This Week On The Health Hub…Linking the Microbiome To Autism with Dr. James Adams

James B. Adams, Ph.D., is the Director of the Autism/Asperger’s Research Program at Arizona State University. His research focuses on the medical causes of autism and how to treat and prevent it including the areas of nutrition (vitamins/minerals, essential fatty acids, carnitine, digestive enzymes, special diets), oxidative stress, gut problems, gut bacteria, toxic metals, and seizures.   He has published over 150 peer-reviewed scientific articles, including over 40 related to autism.  He is also the President of the Autism Society of Greater Phoenix, the President of the Autism Nutrition Research Center, the co-leader of the Scientific Advisory Committee of the Autism Research Institute, and chair of the Scientific Advisory Board of the Neurological Health Foundation.  He has an adult daughter with autism.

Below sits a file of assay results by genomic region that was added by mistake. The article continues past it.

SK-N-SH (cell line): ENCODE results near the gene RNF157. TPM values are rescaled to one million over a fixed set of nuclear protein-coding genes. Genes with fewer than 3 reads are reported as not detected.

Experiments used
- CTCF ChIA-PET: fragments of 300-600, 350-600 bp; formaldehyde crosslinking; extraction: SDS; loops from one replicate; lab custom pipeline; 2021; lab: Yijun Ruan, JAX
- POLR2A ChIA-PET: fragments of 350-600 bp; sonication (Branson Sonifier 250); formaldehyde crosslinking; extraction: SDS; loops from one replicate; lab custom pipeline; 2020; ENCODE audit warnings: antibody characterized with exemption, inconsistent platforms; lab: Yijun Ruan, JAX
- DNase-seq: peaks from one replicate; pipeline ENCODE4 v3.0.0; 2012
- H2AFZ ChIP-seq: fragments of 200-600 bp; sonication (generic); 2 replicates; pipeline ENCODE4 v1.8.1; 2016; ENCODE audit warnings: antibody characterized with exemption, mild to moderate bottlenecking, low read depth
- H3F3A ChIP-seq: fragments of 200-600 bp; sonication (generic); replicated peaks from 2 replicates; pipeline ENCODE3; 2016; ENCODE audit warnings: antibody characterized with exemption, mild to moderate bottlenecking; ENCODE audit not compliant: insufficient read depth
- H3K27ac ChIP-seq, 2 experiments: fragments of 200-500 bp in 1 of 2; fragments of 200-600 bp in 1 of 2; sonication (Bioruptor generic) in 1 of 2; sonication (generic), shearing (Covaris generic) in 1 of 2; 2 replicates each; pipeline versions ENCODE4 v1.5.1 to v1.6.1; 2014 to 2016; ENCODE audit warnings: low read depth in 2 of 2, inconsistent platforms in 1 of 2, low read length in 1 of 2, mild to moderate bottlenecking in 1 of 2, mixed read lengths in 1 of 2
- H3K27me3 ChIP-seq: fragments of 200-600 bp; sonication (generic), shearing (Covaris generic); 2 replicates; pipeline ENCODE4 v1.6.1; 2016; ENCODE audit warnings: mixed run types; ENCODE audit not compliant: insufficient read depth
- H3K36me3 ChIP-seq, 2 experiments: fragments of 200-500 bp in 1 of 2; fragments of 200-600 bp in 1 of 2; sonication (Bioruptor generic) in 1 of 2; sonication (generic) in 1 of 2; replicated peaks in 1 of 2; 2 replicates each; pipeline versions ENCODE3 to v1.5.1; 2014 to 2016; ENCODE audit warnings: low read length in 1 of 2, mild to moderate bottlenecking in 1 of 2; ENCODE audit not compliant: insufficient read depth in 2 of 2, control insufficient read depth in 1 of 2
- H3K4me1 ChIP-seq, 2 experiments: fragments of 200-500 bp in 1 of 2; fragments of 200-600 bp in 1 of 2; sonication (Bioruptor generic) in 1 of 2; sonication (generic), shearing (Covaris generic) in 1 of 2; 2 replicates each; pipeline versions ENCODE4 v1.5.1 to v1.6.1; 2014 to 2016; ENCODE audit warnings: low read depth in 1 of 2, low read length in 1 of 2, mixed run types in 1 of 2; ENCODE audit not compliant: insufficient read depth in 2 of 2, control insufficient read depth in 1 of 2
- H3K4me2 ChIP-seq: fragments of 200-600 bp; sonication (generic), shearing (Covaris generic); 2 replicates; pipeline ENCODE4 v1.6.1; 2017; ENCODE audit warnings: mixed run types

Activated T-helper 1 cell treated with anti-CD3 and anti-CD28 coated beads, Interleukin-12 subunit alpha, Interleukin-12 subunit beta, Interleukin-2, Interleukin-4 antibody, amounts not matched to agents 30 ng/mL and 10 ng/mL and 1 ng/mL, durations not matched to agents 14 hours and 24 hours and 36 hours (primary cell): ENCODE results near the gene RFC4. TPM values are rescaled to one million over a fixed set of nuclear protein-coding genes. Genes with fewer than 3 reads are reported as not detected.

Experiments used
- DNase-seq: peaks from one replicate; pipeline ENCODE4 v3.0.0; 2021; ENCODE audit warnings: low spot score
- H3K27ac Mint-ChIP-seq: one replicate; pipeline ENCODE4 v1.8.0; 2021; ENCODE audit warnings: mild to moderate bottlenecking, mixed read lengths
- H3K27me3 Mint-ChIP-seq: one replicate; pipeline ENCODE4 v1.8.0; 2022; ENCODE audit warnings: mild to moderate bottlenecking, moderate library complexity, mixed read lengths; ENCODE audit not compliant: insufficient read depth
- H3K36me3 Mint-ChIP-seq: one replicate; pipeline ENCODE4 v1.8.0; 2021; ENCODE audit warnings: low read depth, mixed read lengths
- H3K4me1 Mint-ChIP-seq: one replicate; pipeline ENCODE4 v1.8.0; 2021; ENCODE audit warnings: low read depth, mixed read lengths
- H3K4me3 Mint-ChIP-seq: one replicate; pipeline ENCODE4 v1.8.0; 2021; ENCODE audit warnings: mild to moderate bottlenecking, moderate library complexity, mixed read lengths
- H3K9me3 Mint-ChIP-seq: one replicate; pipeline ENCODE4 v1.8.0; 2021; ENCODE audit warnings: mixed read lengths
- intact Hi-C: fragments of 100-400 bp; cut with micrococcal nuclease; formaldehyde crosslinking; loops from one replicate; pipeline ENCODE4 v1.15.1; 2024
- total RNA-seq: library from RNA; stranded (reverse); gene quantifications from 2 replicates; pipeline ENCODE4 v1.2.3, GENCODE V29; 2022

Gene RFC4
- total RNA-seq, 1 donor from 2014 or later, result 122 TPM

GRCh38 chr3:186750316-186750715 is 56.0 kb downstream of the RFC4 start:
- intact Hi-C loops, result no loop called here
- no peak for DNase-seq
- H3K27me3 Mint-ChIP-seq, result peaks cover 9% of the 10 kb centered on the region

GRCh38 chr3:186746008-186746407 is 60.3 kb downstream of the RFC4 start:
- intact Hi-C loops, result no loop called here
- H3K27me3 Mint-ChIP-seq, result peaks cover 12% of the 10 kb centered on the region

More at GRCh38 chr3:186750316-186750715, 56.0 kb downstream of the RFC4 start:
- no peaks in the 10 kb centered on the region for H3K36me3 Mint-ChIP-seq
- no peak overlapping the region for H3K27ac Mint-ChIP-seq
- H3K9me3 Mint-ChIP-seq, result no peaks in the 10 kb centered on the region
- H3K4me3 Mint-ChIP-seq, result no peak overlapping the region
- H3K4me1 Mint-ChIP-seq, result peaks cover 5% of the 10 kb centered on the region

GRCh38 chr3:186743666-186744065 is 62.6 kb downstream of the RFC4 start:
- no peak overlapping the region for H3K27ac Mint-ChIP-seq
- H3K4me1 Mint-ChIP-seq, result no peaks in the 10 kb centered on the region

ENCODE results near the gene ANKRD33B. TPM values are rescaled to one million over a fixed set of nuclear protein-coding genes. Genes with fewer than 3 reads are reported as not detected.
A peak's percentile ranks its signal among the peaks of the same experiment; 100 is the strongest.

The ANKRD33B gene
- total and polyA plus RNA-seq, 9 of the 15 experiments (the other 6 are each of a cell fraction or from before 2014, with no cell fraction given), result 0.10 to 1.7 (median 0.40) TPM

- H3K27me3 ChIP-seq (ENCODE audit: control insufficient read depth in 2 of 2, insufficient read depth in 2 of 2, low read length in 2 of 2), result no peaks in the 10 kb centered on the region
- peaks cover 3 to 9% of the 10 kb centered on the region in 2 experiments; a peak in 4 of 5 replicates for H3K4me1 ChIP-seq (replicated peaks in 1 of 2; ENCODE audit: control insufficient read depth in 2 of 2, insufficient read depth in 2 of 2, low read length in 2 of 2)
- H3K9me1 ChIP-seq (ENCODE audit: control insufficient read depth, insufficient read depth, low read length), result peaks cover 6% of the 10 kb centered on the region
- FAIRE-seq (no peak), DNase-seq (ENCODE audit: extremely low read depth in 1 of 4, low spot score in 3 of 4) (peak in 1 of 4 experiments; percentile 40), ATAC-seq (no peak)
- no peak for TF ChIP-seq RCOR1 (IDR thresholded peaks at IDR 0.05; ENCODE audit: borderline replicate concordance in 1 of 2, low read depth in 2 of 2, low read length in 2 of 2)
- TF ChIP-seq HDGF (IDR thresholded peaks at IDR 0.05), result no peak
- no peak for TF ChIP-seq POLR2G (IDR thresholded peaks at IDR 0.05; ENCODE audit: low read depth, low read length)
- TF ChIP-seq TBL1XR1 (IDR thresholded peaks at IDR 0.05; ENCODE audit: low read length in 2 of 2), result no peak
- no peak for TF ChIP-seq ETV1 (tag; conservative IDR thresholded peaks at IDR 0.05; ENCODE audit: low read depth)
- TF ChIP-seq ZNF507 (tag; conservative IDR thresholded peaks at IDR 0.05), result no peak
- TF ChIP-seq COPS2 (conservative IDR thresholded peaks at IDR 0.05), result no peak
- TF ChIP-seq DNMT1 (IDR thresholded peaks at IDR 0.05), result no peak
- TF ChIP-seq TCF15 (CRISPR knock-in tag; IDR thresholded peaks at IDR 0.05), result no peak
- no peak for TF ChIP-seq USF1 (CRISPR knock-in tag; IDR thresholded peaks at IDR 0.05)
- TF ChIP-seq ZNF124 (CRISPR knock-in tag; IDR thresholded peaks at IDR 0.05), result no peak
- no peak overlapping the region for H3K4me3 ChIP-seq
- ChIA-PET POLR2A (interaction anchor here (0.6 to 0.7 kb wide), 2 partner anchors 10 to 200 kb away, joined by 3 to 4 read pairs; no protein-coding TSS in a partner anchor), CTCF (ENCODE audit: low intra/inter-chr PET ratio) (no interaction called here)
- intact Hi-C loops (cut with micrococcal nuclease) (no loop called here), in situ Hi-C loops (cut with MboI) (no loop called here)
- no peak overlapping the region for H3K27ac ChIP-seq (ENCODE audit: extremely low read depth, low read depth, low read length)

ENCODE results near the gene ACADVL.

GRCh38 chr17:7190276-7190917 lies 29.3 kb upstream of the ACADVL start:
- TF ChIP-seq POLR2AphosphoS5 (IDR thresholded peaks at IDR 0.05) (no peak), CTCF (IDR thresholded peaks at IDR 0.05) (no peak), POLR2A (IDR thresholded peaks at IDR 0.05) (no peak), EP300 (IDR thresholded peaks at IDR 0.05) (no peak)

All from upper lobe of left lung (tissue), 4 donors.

Learning Points:

  • What are key prenatal nutrients that moms need to be aware of to minimize the risk of having a child with autism?
  • What is Microbiota transplant?
  • How is this improving the health of children with autism?

Social Media


Listen live or catch the podcast on iTunes and SoundCloud!

Every Tuesday from 11am -12pm I host The Health Hub, an interactive, forward thinking talk show on Radio Maria Canada.   Call, tweet or email your questions as together we explore health issues that are relevant to you from new and innovative points of view.


TheHealthHub is now on iTunes!

Subscribe and don’t miss a single episode!


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We are @thehealthhubrmc on Instagram, Twitter and Facebook